A: No. The services provided by physical therapist assistants (PTAs) cannot be billed incident to a physician/non-physician Practitioner's (NPP), because PTAs do not meet the qualifications of a therapist. Only the services of a licensed/registered physical therapist can be billed "incident to" a physician service. PTAs may not provide evaluation services, make clinical judgments or decisions, or take responsibility for the service. PTAs act at the direction and under the supervision of the treating physical therapist and in accordance with state laws. The services of the PTA are only billable when provided under the direct supervision of the physical therapist and under their national provider identifier (NPI) number.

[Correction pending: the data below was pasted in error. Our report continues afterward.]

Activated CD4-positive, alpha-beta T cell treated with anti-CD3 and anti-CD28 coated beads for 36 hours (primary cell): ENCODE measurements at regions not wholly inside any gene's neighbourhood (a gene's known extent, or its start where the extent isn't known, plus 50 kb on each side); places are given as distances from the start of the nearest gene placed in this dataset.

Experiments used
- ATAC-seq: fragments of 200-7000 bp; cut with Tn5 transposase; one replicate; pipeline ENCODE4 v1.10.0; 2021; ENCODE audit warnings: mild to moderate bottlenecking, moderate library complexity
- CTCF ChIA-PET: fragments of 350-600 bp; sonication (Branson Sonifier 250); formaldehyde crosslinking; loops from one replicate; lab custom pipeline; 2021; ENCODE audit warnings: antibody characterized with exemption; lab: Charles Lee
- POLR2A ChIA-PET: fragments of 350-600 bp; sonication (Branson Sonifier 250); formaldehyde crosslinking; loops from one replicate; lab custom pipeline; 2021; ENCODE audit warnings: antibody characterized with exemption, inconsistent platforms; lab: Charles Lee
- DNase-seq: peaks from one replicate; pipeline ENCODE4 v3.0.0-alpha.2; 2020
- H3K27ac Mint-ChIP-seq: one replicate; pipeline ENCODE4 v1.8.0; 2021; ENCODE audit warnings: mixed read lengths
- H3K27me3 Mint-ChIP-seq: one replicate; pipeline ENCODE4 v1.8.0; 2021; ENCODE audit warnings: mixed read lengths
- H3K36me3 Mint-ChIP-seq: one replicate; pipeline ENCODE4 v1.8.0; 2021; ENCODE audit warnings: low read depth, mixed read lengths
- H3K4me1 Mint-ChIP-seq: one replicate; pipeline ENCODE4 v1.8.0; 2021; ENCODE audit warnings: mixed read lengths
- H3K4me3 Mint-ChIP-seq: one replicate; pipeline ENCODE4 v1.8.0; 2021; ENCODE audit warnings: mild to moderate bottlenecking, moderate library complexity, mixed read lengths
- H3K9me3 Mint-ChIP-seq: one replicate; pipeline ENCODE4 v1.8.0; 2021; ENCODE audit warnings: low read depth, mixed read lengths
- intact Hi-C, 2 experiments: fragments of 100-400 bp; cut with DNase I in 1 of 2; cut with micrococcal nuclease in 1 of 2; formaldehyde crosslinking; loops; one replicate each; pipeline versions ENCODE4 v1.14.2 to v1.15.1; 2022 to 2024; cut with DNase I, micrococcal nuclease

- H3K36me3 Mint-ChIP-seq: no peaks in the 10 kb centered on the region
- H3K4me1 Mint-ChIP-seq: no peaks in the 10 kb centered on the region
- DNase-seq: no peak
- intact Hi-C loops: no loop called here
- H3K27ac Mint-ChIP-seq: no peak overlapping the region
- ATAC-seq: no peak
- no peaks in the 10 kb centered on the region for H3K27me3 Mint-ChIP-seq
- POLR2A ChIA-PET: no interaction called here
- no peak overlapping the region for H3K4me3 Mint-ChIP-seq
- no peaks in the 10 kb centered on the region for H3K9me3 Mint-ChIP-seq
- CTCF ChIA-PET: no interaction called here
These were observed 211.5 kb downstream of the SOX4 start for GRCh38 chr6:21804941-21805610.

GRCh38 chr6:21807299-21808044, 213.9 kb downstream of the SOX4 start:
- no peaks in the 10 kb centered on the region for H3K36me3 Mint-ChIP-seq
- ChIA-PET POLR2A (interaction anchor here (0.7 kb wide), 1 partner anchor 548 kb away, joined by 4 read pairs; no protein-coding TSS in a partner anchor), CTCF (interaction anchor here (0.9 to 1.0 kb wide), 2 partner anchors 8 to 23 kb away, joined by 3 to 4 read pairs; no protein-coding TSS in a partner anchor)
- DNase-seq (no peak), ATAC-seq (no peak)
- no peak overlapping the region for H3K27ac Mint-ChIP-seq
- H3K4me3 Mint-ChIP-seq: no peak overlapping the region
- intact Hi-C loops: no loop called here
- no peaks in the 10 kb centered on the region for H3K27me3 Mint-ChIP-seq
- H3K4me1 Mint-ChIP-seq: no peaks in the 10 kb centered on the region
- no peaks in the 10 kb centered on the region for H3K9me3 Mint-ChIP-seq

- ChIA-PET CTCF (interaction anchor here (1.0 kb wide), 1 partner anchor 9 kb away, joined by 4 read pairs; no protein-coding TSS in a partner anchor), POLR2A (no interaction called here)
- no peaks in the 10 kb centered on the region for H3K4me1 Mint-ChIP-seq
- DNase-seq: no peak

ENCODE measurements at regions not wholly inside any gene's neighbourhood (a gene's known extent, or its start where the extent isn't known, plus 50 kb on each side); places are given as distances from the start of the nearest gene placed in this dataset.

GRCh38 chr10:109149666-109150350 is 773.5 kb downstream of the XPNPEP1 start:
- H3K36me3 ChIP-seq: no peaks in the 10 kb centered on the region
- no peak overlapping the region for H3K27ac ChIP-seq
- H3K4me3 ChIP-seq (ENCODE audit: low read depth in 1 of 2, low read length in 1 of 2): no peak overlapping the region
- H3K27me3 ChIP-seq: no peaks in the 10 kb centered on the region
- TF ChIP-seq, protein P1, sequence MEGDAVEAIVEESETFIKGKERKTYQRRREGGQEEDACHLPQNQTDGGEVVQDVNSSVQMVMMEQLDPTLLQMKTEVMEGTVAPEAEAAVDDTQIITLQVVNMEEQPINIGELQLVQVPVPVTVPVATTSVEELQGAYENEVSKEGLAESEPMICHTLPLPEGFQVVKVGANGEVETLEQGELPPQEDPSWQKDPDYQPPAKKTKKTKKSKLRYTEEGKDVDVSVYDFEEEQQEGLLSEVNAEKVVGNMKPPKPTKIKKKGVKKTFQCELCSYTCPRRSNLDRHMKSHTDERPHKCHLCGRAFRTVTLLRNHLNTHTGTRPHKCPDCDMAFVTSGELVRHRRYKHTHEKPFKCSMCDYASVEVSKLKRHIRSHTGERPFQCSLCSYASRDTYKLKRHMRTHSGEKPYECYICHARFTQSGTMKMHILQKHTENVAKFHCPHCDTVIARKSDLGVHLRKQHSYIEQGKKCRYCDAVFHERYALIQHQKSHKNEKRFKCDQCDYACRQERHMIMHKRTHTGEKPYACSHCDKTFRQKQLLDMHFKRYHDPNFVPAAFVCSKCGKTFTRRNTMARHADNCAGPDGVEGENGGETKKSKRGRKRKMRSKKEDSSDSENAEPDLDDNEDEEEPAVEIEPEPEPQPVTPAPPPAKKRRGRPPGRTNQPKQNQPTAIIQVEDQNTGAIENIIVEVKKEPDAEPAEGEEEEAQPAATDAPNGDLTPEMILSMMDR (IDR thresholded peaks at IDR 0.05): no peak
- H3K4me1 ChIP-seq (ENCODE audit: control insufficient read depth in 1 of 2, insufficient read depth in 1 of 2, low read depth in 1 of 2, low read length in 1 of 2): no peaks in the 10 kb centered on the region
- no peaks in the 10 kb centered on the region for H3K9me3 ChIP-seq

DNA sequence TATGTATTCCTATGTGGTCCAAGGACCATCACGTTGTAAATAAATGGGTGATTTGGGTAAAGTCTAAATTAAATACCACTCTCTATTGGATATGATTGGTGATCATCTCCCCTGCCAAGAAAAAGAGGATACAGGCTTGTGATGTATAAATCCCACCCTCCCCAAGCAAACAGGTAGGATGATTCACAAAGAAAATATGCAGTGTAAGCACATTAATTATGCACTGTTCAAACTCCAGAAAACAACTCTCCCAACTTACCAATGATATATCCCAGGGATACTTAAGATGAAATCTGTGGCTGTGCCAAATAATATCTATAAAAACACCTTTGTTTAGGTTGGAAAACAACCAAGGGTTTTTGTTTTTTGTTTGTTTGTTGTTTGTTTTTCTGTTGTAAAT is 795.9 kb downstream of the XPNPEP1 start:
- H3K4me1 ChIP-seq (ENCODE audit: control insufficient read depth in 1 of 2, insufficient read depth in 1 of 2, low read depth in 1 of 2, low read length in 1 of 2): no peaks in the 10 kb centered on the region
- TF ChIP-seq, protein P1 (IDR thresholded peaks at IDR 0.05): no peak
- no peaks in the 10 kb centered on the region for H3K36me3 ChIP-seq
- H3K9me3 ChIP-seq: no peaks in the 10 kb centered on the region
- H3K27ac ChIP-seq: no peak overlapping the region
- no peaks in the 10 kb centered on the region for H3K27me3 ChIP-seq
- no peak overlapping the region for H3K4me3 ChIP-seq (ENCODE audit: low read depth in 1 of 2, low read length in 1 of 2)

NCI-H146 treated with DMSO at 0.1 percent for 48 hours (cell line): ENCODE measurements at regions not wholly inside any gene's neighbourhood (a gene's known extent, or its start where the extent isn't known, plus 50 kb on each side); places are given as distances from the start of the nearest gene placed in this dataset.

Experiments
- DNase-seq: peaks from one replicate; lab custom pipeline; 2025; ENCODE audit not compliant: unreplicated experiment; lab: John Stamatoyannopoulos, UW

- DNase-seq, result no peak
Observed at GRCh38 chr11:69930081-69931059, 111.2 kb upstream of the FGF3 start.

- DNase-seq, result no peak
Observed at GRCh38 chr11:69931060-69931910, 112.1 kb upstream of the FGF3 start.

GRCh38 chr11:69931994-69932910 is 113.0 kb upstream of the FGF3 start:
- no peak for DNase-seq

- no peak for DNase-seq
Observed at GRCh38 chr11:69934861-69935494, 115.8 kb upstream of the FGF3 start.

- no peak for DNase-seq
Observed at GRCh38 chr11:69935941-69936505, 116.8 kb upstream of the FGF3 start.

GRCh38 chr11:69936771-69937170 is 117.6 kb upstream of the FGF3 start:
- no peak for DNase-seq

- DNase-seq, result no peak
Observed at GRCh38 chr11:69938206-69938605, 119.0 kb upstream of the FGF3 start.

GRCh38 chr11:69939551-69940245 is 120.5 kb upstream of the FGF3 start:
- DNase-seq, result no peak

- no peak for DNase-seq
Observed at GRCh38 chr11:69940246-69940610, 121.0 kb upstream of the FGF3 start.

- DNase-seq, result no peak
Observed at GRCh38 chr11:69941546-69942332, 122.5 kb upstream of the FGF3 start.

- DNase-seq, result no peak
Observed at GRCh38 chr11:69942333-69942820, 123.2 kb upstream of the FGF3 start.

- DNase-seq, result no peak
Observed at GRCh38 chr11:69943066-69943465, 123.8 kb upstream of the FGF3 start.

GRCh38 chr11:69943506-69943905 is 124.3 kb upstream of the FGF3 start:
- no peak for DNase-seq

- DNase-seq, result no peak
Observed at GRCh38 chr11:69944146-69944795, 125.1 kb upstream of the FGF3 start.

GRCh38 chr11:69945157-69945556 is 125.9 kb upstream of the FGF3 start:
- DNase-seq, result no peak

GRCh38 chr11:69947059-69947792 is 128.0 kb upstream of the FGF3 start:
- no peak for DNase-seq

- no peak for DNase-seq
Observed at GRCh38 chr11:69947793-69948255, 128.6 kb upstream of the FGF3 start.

Q: When a patient or their attorney requests records in digital format, what am I permitted to charge?

A: The rule of thumb is that you must follow the strictest guideline between federal, state, licensing board, or payer.

As part of the HIPAA HITECH Omnibus, patients (or attorneys) can ask for a copy of their electronic medical record in an electronic format and may use this to get around the copying charge per page.

The Privacy Rule permits a covered entity to impose a reasonable, cost-based fee to provide the individual (or the individual’s personal representative) with a copy of the individual’s PHI, or to direct the copy to a designated third party. The fee may include only the cost of certain labor, supplies, and postage.

The fee may include only the cost of:
(1) labor for copying the PHI requested by the individual, whether in paper or electronic form (2) supplies for creating the paper copy or electronic media (e.g., CD or USB drive) if the individual requests that the electronic copy be provided on portable media